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Wave of investment arbitration claims against African countries | 14 June 2023

Wave of investment arbitration claims against African countries

In the last week, four African countries have received investment arbitration claims before the International Center for Settlement of Investment Disputes (ICSID). Cameroon, Nigeria, the Democratic Republic of the Congo and Tunisia have been sued by investors from Italy, the Republic of Korea, Australia, Singapore and the United Kingdom.

Three of the arbitrations, except for the one in Cameroon framed in the construction sector, are controversies related to the Oil, gas and mining sectors.

The arbitration against Cameroon has been presented on June 8 by the Italian company Gruppo Officine Piccini after being expelled from the works of the Olembé Sports Complex that it designed and began to build. The plaintiff is represented by the firm Withers (London).

The arbitration filed against Nigeria, also on June 8, is that of the oil companies Korea National Oil Corporation, KNOC Nigerian West Oil Company Limited, and KNOC Nigerian East Oil Company Limited for the award of oil prospecting licenses. The plaintiffs are represented by Allen & Overy London and Singapore.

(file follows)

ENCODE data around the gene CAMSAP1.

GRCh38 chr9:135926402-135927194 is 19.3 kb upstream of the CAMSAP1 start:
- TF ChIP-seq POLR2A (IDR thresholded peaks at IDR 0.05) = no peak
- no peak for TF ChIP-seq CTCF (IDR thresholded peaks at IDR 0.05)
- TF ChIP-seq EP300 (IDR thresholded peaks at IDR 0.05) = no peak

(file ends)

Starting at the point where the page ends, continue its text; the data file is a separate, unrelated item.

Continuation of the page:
Zenith Energy, based in Calgary, Canada, submitted its request for arbitration against Tunisia on June 5, 2023 in connection with some oil concessions in the North African country. The company claims 48 million US dollars. In a press release, Zenith denounces unreasonable and arbitrary and unjustified obstructions to process the sale of the oil produced. The applicant is represented by Gide Loyrette Nouel (Paris, France).

Australia’s AVZ International, Singapore’s Green Lithium and Congolese Dathcom Mining Holdings accuse the Democratic Republic of Congo of refusing to grant them a mining license for the Manono Project lithium deposit. In a statement informing of the filing of the arbitration, registered in ICSID on June 8, AVZ explains that it requests various reparations for the breach by the Democratic Republic of the Congo of its obligations under the Mining Code, in particular in the application of various measures that should have led to the issuance of an exploitation permit to Dathcom for the development of the Manono project. The firm DLA Piper (Paris, Madrid) represents the plaintiffs.